What is the engine that powers the church’s life? Harold Percy suggests it is something to do with our spiritual vitality—and tells us, from his long experience, how we can nurture it.
In my conversations with clergy a question that frequently arises is “How does one go about developing ‘passionate spirituality’ in a congregation?” The question often arises because many congregations that participate in the Natural Church Development self-analysis and development program find that they score lowest in this category. In fact, in the last five years, Passionate Spirituality was the lowest scoring category in 41% of responses from nearly 1000 surveys across 37 denominations!
This does not imply that the members of these congregations are not faithful Christians or that they are lacking in faith. It is just that there seems to be something missing that could bring more vibrancy to the life of the congregation and more, well, passion, to the spiritual lives of the members.
This is extremely important because in congregational life “passionate spirituality” is arguably the engine that drives the car. Without it, not much of lasting significance will happen; with it, every challenge and obstacle can be overcome.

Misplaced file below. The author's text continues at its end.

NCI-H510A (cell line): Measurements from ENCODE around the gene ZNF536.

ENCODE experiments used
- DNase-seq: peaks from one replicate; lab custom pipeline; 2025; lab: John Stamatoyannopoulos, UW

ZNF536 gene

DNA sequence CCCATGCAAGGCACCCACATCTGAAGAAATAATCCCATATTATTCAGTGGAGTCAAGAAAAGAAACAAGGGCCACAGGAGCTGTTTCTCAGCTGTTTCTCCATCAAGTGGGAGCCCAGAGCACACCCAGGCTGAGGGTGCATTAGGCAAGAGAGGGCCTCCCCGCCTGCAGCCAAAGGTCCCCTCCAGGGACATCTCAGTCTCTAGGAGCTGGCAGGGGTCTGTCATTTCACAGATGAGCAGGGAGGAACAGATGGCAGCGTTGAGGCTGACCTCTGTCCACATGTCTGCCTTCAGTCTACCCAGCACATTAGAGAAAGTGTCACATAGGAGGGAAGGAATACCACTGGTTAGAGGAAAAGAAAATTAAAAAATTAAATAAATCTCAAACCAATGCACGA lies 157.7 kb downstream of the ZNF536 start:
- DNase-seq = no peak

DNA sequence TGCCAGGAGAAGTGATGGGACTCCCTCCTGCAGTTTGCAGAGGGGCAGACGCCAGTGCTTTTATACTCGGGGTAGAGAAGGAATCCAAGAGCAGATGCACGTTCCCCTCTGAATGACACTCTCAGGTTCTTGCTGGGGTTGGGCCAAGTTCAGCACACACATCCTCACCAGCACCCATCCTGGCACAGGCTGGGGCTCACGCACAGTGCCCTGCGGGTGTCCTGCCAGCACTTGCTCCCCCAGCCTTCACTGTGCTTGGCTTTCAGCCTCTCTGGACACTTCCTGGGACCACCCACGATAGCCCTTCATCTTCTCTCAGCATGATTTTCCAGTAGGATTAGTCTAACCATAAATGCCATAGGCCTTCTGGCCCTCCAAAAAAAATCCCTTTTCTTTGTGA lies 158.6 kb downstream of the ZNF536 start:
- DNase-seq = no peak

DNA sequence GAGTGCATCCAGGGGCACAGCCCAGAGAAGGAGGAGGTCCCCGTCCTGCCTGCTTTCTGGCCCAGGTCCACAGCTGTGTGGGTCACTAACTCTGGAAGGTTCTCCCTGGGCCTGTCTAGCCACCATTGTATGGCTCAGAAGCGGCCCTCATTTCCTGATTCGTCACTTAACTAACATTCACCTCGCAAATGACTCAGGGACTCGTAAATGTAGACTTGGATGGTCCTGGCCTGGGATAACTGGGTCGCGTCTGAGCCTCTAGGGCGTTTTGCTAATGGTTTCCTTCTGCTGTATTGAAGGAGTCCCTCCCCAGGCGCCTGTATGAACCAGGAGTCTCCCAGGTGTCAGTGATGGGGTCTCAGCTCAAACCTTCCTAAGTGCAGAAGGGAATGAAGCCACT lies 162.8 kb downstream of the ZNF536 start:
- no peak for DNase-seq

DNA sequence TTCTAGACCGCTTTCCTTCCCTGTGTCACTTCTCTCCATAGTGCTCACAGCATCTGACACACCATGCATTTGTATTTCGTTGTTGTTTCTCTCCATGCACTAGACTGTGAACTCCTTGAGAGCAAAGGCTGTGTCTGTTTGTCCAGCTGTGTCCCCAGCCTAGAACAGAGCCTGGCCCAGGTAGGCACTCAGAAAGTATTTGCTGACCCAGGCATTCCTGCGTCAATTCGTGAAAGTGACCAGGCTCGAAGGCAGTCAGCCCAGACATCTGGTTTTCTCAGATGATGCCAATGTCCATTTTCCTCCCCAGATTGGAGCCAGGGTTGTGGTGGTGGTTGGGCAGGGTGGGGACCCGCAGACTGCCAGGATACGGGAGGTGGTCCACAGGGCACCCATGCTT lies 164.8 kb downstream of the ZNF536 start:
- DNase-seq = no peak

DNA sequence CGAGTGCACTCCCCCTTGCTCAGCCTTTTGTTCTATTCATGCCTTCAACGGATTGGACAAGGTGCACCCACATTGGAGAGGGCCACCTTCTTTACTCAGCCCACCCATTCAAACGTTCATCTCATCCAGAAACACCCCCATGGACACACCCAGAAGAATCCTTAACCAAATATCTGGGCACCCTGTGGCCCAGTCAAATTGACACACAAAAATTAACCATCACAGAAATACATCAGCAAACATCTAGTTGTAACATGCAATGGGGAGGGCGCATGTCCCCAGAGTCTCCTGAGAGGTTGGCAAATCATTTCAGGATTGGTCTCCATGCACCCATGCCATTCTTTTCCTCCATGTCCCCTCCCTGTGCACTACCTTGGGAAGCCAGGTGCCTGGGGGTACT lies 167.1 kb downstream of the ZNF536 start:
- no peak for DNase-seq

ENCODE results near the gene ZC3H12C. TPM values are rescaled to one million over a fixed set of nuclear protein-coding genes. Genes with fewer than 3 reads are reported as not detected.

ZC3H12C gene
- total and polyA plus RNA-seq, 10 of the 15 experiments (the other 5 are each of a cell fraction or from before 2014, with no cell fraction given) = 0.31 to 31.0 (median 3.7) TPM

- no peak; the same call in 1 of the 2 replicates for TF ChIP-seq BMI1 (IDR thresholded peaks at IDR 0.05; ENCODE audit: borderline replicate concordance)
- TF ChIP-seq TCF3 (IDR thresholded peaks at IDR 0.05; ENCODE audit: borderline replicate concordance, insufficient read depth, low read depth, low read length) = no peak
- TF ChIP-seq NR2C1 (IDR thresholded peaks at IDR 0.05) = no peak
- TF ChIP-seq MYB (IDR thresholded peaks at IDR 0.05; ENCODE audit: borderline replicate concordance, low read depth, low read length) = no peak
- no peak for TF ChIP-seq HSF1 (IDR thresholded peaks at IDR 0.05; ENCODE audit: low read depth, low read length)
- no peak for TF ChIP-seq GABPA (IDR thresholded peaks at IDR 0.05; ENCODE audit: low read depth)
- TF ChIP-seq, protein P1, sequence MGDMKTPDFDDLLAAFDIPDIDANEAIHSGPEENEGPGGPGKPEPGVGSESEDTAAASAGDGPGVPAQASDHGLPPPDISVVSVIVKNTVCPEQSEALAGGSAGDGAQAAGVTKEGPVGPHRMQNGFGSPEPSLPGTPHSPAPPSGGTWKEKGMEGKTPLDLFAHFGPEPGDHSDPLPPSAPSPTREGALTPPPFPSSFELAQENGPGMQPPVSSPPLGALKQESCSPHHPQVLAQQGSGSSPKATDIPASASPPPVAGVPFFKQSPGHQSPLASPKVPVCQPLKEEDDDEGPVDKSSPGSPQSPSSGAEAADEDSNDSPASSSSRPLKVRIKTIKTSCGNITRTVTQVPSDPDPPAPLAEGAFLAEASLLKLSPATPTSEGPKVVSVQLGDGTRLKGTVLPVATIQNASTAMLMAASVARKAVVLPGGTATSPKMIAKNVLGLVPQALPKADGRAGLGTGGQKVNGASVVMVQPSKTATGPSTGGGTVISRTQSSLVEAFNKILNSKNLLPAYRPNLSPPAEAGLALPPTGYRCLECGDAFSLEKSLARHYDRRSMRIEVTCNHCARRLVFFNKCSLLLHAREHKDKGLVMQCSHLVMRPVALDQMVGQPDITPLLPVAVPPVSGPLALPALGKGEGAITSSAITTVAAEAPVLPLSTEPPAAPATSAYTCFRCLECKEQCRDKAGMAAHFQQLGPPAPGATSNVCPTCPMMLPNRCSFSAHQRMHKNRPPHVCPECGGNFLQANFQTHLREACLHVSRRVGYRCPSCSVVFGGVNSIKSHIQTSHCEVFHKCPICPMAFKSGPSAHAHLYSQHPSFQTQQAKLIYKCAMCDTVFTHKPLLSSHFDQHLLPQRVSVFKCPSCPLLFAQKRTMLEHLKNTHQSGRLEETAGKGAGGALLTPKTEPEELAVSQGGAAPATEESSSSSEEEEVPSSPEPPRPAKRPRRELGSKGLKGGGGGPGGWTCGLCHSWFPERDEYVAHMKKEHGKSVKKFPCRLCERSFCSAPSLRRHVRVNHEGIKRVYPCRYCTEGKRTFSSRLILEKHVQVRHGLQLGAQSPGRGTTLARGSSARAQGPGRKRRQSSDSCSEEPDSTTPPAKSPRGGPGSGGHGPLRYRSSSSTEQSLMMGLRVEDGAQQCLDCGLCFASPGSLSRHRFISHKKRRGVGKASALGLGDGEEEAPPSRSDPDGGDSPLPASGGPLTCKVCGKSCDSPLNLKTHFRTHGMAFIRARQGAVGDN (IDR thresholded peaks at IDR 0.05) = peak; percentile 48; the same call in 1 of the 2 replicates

So, if you find yourself thinking about this issue, here are five suggestions for your consideration.
1. Pray for it
In preparing his disciples for their future ministry Jesus cautioned them, “Without me you can do nothing.” We should not try to prove Jesus wrong in this. I have had enough experience in my own ministry of becoming so busy with good things that I overlooked the importance of deep, longing prayer. And in my conversations with many parish clergy over the years I have learned that this is quite common. Spiritual transformation is the work of the Holy Spirit and, if we want to see it in the lives of our people, we really do need to long for it and to pray for it on a daily basis.